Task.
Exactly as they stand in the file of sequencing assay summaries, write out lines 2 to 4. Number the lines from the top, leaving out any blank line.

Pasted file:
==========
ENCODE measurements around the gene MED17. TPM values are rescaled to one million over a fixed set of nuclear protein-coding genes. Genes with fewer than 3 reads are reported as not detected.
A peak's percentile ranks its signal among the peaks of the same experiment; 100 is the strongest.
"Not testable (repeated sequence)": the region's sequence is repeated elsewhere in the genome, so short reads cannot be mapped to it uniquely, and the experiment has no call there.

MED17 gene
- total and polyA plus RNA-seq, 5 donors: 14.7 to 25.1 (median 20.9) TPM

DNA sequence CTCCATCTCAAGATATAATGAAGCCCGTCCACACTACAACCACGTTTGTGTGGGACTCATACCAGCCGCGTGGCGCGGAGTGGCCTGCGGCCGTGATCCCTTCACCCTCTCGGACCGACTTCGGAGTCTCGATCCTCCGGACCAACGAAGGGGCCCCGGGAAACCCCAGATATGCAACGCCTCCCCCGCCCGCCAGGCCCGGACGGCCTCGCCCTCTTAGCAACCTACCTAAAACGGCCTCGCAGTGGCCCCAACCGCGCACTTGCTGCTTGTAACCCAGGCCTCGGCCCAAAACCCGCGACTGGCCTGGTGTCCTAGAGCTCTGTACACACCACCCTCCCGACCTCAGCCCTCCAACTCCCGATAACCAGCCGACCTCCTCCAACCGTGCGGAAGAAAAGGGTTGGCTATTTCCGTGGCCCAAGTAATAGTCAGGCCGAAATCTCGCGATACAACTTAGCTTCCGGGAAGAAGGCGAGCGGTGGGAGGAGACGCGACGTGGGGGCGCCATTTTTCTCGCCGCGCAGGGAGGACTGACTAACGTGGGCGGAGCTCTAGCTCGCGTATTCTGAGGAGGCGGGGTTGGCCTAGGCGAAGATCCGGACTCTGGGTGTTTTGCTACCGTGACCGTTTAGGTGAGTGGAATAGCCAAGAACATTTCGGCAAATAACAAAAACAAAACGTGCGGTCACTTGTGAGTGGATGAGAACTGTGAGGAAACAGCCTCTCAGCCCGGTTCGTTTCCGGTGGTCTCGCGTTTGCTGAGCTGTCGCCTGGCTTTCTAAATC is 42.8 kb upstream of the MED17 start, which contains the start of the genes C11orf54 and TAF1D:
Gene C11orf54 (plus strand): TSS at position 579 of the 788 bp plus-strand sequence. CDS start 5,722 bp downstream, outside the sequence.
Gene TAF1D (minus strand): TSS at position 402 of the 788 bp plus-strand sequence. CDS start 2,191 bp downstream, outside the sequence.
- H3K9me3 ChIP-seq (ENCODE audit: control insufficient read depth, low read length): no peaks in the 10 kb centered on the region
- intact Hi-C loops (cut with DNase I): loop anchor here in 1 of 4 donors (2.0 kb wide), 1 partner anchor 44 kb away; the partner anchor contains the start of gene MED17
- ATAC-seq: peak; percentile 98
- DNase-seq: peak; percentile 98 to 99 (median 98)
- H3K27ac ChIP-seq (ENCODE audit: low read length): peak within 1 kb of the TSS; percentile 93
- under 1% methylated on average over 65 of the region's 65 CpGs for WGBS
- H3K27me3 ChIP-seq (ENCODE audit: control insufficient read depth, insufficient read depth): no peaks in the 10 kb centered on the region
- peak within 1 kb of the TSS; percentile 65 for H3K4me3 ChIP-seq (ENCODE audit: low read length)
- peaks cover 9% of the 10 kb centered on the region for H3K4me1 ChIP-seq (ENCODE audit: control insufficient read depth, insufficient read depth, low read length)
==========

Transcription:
A peak's percentile ranks its signal among the peaks of the same experiment; 100 is the strongest.
"Not testable (repeated sequence)": the region's sequence is repeated elsewhere in the genome, so short reads cannot be mapped to it uniquely, and the experiment has no call there.

MED17 gene